This gives us a huge jump in track position – the rest of the peloton chooses not to stop under the safety car (slightly sus) so when they start to stop later from a compressed peloton, we go up in p4 and p7. The sentiment is something between achieving a fastest lap in F1 2021 and securing a tricky science victory in Civ.
But the pace of the Ferraris, Red Bulls and Mercs is telling. As they begin to grab my now beloved blue and pink steeds, I order the two drivers to hold off on the following cars, sacrificing absolute pace for track position. But I’m the canut king crying out to the rising tide – Leclerc sneaks along the main straight, then Verstappen. Then Sainz. Then… well, everyone in a faster car, really. Baku leaves a car without the outright speed advantage with no place to hide.
With 20 laps to go, the whole field now in the pits, and everyone but Ocon now on the slower hard compound, it still looks good for a glorious start. Alonso conserved his tires and fuel throughout the race, so I tell him to start pushing from P9 and deploy the ERS liberally on the straights. Ocon, the only man on the mediums, made some crucial ERS-assisted overtakes and is in P7. But his tires are overheating – I asked him to remove too many, and now their rate of degradation is much faster than my strategy allowed.
By the checkered flag, my inexperience shows. Despite the pause button, I screwed up both my drivers on strategy and emptied their tires too much, so their final stints are an exercise in sinking into the field like a particularly aerodynamic pebble into a pond. P14 for Ocon, and a frustrating P11 for Alonso. I dread to think how the post-race debriefing would go.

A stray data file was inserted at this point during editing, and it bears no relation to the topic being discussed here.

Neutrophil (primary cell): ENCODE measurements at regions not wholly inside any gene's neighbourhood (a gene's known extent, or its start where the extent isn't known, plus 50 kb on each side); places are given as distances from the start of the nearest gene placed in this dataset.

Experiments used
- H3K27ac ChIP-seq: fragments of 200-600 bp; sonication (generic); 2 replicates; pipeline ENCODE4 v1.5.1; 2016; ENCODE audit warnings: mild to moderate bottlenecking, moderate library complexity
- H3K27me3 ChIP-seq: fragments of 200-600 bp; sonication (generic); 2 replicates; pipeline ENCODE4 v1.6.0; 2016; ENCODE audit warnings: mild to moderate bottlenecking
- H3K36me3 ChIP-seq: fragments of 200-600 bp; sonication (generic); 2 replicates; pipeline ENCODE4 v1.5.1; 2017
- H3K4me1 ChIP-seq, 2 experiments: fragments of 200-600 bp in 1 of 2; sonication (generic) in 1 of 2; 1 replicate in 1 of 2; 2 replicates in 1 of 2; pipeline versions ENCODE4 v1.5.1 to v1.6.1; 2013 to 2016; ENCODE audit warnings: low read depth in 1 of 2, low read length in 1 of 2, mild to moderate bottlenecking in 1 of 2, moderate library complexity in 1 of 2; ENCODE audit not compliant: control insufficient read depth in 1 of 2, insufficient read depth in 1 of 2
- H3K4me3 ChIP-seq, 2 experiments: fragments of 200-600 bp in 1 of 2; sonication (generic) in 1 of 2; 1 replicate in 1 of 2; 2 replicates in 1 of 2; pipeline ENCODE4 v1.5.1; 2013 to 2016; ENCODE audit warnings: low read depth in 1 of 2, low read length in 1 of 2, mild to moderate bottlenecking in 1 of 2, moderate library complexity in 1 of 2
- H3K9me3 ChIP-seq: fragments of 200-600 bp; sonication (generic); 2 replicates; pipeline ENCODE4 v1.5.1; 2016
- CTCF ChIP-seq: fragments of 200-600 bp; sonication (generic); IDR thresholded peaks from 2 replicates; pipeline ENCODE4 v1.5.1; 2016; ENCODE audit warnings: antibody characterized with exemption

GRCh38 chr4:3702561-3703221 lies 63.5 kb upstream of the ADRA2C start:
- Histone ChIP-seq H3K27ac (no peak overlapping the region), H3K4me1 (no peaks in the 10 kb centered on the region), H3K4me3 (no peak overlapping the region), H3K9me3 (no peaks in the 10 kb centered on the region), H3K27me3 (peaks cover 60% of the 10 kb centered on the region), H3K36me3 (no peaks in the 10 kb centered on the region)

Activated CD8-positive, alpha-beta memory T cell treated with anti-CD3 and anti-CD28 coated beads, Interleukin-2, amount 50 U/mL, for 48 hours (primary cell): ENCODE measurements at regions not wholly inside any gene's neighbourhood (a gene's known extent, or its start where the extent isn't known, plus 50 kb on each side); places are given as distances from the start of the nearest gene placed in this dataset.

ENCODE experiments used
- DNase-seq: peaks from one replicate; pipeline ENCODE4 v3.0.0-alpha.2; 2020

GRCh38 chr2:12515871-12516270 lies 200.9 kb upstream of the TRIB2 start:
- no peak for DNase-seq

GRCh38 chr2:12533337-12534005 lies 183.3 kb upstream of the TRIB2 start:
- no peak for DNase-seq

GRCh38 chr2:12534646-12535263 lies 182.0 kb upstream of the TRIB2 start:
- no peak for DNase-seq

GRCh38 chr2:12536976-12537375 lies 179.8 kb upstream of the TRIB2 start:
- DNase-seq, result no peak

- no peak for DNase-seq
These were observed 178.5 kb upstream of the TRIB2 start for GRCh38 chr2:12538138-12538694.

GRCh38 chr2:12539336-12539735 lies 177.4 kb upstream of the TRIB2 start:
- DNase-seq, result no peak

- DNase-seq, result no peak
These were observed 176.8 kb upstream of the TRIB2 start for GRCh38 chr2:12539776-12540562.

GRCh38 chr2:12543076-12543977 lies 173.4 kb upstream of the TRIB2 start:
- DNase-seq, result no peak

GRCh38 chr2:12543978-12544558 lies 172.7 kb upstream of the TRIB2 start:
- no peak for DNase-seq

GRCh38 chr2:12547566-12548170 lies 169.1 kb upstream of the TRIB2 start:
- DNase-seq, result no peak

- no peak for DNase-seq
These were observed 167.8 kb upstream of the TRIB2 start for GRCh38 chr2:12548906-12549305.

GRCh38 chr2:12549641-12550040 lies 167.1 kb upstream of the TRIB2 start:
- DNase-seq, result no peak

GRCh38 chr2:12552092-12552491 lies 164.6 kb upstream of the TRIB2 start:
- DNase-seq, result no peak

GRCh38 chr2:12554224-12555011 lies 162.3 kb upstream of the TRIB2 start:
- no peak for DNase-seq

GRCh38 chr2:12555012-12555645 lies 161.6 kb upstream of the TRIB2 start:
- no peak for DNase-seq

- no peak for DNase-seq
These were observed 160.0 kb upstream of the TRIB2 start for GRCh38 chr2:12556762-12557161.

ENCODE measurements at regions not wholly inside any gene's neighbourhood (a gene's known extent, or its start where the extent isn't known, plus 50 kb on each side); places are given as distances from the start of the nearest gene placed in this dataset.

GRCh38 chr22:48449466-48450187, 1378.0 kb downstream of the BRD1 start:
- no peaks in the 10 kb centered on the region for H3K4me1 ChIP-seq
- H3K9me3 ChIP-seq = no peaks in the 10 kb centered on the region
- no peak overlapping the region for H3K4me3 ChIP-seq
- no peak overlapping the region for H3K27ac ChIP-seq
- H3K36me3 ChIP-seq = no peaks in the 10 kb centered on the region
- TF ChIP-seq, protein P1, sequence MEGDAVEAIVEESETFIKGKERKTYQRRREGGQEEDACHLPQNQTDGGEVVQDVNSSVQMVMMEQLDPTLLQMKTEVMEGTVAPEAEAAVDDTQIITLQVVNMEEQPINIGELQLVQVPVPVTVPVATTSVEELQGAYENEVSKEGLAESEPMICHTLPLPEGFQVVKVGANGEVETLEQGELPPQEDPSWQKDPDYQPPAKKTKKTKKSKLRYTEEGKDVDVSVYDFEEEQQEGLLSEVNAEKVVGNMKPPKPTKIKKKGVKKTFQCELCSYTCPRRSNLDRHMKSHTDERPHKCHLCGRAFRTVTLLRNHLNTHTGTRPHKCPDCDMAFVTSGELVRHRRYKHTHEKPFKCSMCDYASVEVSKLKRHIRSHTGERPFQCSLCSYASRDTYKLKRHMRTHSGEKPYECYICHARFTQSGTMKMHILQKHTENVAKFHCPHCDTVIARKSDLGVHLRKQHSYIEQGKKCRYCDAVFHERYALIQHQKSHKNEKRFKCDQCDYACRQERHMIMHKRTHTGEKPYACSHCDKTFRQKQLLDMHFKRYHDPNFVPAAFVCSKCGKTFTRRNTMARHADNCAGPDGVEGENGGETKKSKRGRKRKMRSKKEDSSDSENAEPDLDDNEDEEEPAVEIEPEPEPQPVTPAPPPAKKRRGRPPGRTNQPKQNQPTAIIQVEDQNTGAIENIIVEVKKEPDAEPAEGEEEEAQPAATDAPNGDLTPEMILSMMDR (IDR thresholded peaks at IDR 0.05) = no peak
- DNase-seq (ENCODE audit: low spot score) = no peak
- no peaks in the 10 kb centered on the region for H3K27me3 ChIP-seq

A fair amount of time passed while I watched the slow tire drop graphs and manually adjusted the ERS levels each lap. That is to say that Frontier did a good job, because I completely lost track of it.
This isn’t completely virgin territory for PC gaming. Playsports Motorsport Manager 2017 showed how the details of being a team manager translate into a PC management game, but F1 Manager 2022 feels distinct. Not just for the official license it carries and the incredibly accurate simulation of team and driver performance levels within it, but for the way it leverages that license. The constant chatter between race engineer and driver as you work is a wonderful touch, and has no analogue in games like this I’ve played before. Frontier is all about authenticity, and on race day it certainly delivers. Between races, it is suspected that there are still some improvements to be made to the user interface. Installing newly manufactured parts on cars seems to require two or three more submenus than in the current version, and that’s not the only important interaction hidden within the menus.
But that’s not a big worry, so far from the exit. What’s important is that Frontier has found exactly where the interest and the adrenaline lie in the hardest job in motorsport, and it’s a job in which I will quickly rack up hundreds of hours. .